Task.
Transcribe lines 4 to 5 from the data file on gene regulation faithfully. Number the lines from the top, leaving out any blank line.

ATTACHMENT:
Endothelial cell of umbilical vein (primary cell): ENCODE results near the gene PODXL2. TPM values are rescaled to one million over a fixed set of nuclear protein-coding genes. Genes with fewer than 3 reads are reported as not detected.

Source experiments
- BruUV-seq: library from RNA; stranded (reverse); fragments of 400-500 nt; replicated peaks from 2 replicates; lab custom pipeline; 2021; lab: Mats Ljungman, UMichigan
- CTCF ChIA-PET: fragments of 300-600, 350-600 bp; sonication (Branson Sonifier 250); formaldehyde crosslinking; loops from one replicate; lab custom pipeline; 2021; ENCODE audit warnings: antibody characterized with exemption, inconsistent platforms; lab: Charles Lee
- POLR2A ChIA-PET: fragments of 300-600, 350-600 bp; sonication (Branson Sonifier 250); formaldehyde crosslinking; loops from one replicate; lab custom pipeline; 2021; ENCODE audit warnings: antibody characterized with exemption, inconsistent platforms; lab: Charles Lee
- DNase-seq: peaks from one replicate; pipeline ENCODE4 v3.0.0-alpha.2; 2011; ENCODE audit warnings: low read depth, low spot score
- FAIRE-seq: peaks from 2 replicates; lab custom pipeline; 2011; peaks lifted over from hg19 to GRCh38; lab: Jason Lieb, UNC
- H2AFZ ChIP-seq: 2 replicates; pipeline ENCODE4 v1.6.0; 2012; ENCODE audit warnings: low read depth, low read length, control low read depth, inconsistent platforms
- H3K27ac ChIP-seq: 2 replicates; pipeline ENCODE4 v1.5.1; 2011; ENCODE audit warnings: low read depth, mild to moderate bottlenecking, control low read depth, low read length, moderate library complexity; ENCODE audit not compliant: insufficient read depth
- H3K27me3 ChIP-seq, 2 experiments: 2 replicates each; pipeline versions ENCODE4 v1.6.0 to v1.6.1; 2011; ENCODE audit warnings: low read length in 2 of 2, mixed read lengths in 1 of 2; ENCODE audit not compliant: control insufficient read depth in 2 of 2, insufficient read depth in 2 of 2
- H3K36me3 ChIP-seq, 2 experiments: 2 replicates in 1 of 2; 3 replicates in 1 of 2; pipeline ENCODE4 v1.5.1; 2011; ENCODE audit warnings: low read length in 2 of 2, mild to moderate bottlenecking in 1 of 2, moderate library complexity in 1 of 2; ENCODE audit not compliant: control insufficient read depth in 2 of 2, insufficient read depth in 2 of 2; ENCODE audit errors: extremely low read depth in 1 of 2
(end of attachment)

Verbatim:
- CTCF ChIA-PET: fragments of 300-600, 350-600 bp; sonication (Branson Sonifier 250); formaldehyde crosslinking; loops from one replicate; lab custom pipeline; 2021; ENCODE audit warnings: antibody characterized with exemption, inconsistent platforms; lab: Charles Lee
- POLR2A ChIA-PET: fragments of 300-600, 350-600 bp; sonication (Branson Sonifier 250); formaldehyde crosslinking; loops from one replicate; lab custom pipeline; 2021; ENCODE audit warnings: antibody characterized with exemption, inconsistent platforms; lab: Charles Lee